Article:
This utility compares registry values written in HKLM to those in HKCU. If it does not exist in the logged on users HKCU hive, it writes a copy of the key to the same location in HKCU and runs the executable or batch file specified by the stubpath key value. In this case, stubpath is calling reg.exe with add value switch Parameters. Normally I would include a /f to force the value to be re-written but in this case, I do not want that to happen so that the timestamp for the key and value in the registry is preserved.
The other benefit of running it this way will ensure that it gets written to any new users hive that logs onto the machine.
The drawback to this method is that the final objective(the call from the stubpath value) does not get written to the users hive until the next log on after the script writes the initial stubpath value in HKLM\SOFTWARE\Microsoft\Active Setup\Installed Components\NoAutosigOnCustomForms. Again, the upside is, the key will be written to any new users that log onto the machine automatically by Active Setup.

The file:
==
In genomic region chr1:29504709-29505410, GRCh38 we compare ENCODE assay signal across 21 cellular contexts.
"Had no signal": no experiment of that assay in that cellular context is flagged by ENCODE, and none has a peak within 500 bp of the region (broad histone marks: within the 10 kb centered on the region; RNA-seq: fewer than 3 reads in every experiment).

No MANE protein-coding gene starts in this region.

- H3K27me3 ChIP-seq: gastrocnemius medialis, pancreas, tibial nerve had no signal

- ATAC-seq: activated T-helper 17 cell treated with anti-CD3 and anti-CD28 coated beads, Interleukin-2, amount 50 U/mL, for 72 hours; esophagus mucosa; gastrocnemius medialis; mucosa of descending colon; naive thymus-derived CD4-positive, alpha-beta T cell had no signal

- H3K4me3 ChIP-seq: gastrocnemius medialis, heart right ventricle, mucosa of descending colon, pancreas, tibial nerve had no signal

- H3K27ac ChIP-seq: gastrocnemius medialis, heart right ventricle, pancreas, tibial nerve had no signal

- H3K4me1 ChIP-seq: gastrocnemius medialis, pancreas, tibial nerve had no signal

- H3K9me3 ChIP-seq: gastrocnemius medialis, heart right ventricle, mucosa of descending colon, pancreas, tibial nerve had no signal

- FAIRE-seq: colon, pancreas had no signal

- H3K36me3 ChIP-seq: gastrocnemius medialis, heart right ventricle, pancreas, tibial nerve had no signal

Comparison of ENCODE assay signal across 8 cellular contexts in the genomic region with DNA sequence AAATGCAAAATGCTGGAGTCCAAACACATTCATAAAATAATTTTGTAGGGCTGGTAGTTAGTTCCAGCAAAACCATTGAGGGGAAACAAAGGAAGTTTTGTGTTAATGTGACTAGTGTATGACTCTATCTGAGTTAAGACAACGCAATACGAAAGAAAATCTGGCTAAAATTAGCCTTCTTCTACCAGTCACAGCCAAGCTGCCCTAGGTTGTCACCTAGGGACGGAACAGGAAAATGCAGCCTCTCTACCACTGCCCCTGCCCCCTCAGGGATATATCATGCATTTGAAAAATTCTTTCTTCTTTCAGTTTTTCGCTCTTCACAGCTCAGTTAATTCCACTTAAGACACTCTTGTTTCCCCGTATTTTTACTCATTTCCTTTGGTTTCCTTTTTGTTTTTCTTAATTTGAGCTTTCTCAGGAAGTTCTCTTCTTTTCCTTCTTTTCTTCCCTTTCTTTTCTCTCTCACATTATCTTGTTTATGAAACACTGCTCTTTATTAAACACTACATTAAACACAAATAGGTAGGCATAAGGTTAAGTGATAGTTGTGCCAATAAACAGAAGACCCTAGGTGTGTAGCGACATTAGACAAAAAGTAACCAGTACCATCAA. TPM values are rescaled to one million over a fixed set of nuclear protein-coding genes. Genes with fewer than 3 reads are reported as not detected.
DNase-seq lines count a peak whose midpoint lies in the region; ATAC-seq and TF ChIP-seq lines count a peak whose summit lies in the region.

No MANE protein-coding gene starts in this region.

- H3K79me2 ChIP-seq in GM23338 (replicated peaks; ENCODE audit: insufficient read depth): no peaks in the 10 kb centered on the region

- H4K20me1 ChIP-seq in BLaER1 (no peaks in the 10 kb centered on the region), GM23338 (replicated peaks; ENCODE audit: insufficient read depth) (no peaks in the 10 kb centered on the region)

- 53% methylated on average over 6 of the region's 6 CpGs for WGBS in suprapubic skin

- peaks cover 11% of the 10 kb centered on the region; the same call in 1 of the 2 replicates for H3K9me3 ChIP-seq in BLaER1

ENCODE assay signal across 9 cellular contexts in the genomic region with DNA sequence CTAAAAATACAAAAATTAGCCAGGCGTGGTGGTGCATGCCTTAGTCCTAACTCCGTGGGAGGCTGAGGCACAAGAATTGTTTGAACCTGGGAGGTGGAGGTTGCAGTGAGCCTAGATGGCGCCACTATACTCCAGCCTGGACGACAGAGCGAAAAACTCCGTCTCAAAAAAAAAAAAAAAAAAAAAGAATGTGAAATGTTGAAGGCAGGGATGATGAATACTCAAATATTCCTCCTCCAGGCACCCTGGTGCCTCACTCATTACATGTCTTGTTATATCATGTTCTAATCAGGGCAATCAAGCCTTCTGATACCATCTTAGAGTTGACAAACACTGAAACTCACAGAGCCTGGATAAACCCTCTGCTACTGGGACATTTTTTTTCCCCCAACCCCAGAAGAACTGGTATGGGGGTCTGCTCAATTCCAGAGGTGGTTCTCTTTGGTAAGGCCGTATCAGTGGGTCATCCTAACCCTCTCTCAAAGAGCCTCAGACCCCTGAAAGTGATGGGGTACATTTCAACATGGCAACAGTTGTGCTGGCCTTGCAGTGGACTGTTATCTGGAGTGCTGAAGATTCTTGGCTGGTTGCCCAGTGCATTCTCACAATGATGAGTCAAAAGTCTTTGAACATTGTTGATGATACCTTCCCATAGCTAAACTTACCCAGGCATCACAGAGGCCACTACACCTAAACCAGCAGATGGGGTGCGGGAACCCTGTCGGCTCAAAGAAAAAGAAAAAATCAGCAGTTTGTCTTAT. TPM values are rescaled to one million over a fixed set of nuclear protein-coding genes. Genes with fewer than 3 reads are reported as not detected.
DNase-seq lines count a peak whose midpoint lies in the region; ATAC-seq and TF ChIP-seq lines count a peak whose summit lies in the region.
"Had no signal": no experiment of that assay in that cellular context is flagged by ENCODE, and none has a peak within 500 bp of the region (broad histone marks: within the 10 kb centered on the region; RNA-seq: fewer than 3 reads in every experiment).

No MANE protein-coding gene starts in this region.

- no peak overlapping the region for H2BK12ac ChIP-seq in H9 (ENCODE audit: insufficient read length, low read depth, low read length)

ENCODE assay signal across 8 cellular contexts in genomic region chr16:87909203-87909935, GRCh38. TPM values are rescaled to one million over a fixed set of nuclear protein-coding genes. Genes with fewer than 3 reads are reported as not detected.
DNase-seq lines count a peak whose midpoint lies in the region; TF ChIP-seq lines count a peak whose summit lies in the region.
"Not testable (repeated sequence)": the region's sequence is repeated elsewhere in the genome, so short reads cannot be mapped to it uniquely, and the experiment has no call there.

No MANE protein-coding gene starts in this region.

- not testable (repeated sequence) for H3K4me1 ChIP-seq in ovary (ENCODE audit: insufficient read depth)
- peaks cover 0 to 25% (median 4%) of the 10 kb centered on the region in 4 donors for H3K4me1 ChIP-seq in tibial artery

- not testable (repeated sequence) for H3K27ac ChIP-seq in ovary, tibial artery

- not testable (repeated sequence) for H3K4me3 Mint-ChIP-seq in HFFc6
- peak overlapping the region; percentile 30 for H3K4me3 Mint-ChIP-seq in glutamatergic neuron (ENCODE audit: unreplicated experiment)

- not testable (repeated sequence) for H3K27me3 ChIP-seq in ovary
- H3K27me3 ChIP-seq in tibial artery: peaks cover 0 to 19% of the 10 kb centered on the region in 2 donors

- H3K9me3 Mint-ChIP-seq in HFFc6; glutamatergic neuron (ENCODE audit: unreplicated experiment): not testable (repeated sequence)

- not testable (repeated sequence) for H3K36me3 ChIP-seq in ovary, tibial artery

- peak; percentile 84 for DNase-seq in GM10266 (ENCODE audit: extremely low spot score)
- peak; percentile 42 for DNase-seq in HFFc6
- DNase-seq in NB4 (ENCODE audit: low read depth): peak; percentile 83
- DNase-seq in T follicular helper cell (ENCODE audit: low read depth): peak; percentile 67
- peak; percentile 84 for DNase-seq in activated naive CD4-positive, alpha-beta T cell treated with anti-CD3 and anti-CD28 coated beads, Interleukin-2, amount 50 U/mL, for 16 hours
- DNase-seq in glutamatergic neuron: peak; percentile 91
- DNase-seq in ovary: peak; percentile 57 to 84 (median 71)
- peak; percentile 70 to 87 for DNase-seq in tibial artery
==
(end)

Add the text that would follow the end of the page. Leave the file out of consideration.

They full registry entry looks like this and was applied using KBox's set registry key and set registry value in remediation.: [HKEY_LOCAL_MACHINE\SOFTWARE\Microsoft\Active Setup\Installed Components\test] "StubPath"="c:\\windows\\system32\\reg.exe ADD HKCU\\Software\\Microsoft\\Office\\11.0\\Outlook\\Options /v NoAutosigOnCustomForms /t REG_DWORD /d 00000001"

I found this information at Bonemans Blog
Answered 11/04/2010 by: darinwz